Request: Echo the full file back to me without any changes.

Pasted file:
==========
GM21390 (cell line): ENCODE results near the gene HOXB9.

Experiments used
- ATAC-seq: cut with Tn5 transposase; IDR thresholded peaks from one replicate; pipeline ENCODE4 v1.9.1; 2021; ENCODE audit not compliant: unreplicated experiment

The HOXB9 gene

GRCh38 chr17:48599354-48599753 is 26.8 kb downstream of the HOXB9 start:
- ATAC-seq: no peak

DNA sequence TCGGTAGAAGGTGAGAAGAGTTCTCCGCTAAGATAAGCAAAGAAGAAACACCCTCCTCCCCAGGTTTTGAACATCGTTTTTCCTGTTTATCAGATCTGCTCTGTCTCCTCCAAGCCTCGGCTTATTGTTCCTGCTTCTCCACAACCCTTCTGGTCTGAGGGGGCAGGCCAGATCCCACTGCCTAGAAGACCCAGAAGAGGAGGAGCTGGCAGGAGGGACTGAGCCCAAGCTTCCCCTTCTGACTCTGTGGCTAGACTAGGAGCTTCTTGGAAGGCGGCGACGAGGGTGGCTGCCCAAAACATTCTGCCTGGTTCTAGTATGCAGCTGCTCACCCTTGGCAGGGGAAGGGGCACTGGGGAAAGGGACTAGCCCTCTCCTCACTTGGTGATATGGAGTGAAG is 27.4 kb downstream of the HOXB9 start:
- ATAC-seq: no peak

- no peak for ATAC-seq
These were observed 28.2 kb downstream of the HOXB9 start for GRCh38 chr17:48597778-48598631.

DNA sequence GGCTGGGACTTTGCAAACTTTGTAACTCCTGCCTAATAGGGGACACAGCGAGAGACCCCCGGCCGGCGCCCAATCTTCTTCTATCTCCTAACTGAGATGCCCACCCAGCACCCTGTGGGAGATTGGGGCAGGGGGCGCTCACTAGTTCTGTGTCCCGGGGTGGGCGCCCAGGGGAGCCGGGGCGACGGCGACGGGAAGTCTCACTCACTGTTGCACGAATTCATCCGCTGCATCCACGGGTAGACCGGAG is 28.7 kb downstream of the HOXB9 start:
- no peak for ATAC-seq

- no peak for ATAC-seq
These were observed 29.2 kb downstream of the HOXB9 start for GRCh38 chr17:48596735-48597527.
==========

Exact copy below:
GM21390 (cell line): ENCODE results near the gene HOXB9.

Experiments used
- ATAC-seq: cut with Tn5 transposase; IDR thresholded peaks from one replicate; pipeline ENCODE4 v1.9.1; 2021; ENCODE audit not compliant: unreplicated experiment

The HOXB9 gene

GRCh38 chr17:48599354-48599753 is 26.8 kb downstream of the HOXB9 start:
- ATAC-seq: no peak

DNA sequence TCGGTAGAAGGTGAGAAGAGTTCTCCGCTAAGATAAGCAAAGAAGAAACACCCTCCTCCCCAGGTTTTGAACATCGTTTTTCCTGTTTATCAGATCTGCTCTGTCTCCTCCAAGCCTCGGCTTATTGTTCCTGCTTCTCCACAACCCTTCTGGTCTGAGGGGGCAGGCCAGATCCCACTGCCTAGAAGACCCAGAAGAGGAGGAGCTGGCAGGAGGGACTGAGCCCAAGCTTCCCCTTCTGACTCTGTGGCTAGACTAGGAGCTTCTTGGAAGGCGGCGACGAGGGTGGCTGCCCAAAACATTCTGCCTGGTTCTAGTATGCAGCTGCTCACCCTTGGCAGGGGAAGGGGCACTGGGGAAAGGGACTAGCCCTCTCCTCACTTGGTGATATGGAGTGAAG is 27.4 kb downstream of the HOXB9 start:
- ATAC-seq: no peak

- no peak for ATAC-seq
These were observed 28.2 kb downstream of the HOXB9 start for GRCh38 chr17:48597778-48598631.

DNA sequence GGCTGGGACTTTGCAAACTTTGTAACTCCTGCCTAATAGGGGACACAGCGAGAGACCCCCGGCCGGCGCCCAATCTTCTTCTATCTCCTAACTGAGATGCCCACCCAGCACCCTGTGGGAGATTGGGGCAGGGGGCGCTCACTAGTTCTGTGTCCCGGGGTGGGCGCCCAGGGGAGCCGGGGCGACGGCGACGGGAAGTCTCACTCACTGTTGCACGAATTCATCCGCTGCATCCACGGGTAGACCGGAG is 28.7 kb downstream of the HOXB9 start:
- no peak for ATAC-seq

- no peak for ATAC-seq
These were observed 29.2 kb downstream of the HOXB9 start for GRCh38 chr17:48596735-48597527.